The Columbus Invasion
On Friday, October 12, 1492 the European invasion of the "New World" begins under the direction of Christopher Columbus. Below is a brief review of the history of the invasion by Columbus.
August 3, 1492 to March 15, 1493 taking a total of 224 days; A total of
94 days in the New World; Purpose of Trip:searching for wealth and
Leaves Spain September 25, 1493. Arrives in "New World" at
Dominica in the Lesser Antilles. Leaves March 10, 1496 and arrives in
Spain June 11, 1496. Purpose of Trip: Colonization.
Leaves Spain May 30, 1498. Arrives July 31, 1498 at Trinidad in Lesser
Antilles. Leaves in October of 1500 departs Hispanola and arrives in Spain
in November 1500
Leaves Spain May 11, 1502 on his fourth and final voyage. Arrives in
Hispaniola June 19, 1502. Leaves Hisponala on September 12, 1504 and
Arrives Spain in November 7, 1502.
Christopher Columbus is believed to have been born in the year of 1451, and was 42 years old when he made his first invasion to the "New World". He was married once. Wife died six years later and had one son, Diego, from this marriage. In 1488 Columbus had a second son but does not appear to have married the mother in spite of being an alleged devote Catholic.
Research indicates that most of his life pre-1492 is a mystery and the histories attributing his family, personal, and educational background to him have been fabricated by subsequent historians in order to create a version of history and man that the historian believed would be entertaining to the masses.
Historians claim that he was an explorer whose goal for years was to find a route to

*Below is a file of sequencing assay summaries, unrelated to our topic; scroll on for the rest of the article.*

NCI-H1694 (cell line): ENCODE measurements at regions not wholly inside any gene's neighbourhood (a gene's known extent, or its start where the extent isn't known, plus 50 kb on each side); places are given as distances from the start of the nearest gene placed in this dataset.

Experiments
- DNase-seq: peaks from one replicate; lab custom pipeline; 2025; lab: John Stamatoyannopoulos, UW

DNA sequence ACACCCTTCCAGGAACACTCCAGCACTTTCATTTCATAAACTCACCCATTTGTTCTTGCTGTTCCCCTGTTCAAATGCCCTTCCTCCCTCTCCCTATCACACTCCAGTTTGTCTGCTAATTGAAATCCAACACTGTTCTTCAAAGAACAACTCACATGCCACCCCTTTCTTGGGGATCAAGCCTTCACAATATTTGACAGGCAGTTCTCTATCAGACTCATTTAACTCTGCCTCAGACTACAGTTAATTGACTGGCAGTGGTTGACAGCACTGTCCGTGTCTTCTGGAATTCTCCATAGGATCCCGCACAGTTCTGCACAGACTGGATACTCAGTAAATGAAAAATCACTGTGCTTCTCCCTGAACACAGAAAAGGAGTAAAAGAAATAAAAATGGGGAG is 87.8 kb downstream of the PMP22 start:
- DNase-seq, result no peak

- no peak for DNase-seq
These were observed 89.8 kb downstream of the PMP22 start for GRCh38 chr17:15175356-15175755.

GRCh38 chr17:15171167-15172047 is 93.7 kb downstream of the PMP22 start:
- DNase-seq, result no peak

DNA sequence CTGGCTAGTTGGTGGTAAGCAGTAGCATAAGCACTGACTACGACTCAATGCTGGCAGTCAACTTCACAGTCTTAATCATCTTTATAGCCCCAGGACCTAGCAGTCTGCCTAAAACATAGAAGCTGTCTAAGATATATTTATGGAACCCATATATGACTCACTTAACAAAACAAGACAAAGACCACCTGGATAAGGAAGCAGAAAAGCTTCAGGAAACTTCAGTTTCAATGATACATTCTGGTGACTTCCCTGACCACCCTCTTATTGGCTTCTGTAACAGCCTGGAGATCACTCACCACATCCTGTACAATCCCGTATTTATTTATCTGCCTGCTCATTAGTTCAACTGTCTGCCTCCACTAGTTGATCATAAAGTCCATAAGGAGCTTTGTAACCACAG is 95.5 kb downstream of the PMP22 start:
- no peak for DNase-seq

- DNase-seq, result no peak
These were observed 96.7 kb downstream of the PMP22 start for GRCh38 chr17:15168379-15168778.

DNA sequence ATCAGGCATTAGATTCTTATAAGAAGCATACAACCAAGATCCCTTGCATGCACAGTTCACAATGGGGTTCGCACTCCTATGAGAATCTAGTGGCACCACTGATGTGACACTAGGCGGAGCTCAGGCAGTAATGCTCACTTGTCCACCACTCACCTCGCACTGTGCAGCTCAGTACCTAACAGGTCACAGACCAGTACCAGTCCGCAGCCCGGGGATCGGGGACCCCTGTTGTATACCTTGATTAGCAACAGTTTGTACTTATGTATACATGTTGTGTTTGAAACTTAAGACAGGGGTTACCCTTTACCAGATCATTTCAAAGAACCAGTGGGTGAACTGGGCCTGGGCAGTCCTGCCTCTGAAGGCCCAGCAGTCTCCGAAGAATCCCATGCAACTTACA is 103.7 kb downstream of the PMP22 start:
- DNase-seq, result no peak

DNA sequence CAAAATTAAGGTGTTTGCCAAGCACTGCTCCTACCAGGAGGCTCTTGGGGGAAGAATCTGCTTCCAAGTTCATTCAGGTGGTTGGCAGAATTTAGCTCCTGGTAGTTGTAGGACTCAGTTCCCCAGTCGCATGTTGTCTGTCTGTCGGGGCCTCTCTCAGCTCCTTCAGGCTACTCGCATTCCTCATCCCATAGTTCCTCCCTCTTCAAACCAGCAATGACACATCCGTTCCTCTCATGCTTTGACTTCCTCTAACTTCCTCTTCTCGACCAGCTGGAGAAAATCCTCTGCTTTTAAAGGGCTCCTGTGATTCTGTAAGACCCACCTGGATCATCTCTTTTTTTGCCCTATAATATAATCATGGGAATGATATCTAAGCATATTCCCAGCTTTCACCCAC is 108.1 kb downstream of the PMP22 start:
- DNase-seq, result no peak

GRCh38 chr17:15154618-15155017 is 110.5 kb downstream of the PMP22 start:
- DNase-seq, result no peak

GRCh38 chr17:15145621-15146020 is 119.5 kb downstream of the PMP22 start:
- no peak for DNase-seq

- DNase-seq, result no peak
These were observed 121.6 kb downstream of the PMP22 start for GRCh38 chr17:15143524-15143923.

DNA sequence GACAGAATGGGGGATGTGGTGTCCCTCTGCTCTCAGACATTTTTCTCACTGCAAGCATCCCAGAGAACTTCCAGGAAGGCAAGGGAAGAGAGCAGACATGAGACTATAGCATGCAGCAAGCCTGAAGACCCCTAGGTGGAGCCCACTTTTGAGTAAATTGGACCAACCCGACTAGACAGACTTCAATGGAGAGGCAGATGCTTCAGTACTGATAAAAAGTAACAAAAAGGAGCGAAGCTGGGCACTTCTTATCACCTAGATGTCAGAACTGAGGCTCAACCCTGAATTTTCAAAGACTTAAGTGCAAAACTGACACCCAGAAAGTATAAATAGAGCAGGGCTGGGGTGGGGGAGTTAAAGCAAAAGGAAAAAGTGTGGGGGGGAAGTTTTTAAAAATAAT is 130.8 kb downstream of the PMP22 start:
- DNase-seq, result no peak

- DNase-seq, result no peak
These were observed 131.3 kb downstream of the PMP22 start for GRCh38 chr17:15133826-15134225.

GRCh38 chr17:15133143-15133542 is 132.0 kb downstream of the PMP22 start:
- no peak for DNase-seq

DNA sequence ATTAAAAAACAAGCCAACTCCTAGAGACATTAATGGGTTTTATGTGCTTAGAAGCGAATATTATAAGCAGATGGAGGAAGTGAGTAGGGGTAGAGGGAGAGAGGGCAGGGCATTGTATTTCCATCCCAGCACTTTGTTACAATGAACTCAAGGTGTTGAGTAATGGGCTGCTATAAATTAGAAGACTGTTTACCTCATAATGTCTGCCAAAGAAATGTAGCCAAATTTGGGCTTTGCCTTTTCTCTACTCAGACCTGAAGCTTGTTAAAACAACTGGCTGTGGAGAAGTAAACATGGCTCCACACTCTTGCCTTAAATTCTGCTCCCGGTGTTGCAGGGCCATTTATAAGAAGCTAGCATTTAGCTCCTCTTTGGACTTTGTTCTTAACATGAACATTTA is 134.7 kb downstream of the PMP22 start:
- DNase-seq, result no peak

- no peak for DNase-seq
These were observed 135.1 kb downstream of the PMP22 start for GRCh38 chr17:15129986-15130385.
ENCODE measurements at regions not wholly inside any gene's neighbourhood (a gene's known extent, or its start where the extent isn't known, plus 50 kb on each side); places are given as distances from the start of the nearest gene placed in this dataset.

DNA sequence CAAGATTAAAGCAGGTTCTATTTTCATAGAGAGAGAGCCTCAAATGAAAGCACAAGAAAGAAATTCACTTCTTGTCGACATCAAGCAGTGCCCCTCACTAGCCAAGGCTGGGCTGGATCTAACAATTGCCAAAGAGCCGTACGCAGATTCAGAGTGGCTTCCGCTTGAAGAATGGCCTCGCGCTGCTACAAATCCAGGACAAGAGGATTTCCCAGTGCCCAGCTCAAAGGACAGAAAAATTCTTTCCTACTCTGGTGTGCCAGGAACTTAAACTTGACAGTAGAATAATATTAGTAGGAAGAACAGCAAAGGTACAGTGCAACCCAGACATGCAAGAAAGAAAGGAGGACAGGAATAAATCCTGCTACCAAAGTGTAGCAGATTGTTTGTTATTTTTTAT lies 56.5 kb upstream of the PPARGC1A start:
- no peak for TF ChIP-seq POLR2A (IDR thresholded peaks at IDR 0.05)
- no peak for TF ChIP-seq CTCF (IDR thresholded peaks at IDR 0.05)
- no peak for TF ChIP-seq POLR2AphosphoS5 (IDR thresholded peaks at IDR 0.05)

the Indies which would make trading between Spain and Indies less time consuming.
What is overlooked and/or down-played, however, are the sailing orders issues by
Queen Isabella and King Ferdinand of Spain to Christopher Columbus. These are not
orders for merely finding a quick trade route nor those of a mere "explorer"
(ie. someone whose desire is exploring the world around him). No!
The orders given to Christopher Columbus include:
During this first voyage to the "New World" Columbus and his men, through
aggression and trickery, captured First People men, women, and children to take
back to Spain. The best count that I have been able to obtain would be that slightly
less then thirty of these peoples were kidnaped by Columbus. His diary reports some
of the following details:
The diary of Christopher Columbus shows a man of ill-character determined not explore for the pure delight of knowledge but is a man driven to obtain other people's wealth, power, and glory for his own edification. He was not above using his sailors, the captains of the other two ships, and certainly not above enslaving First People who "Loved thy neighbors as themselves", a trait sorely missing in Columbus himself. One can from his diary discover a man who is deceptive, manipulative, ruthless, and obsessed with his own self-interests for wealth, power, and glory. He was fully aware that in order to obtain his desires, he needed to give appropriate amounts of authority recognition to the Catholic Church as well as the secular power holders, King Ferdinand and Queen Isabella of Spain. This was a period of torture and executions of non-believers of the Catholics faith, including non-converting Jews and Muslims. Indeed the entries that are available reveal a man whose entire life is driven forward by greed and the lust for wealth and power.
First Accounts of Enslavement:
Tainos (Indians) 5 men/ 7 women/ 3 children/ one desperate husband/father of
children [taken about November 1492]. Six days later, two men escape.
|7 men captured
6 men captured from Lucayo Tribe
|January 6, 1493:
4 more peoples captured
Of total captured, only one and possibly two of these enslaved peoples successfully make the trip to Spain and return one day to their homelands.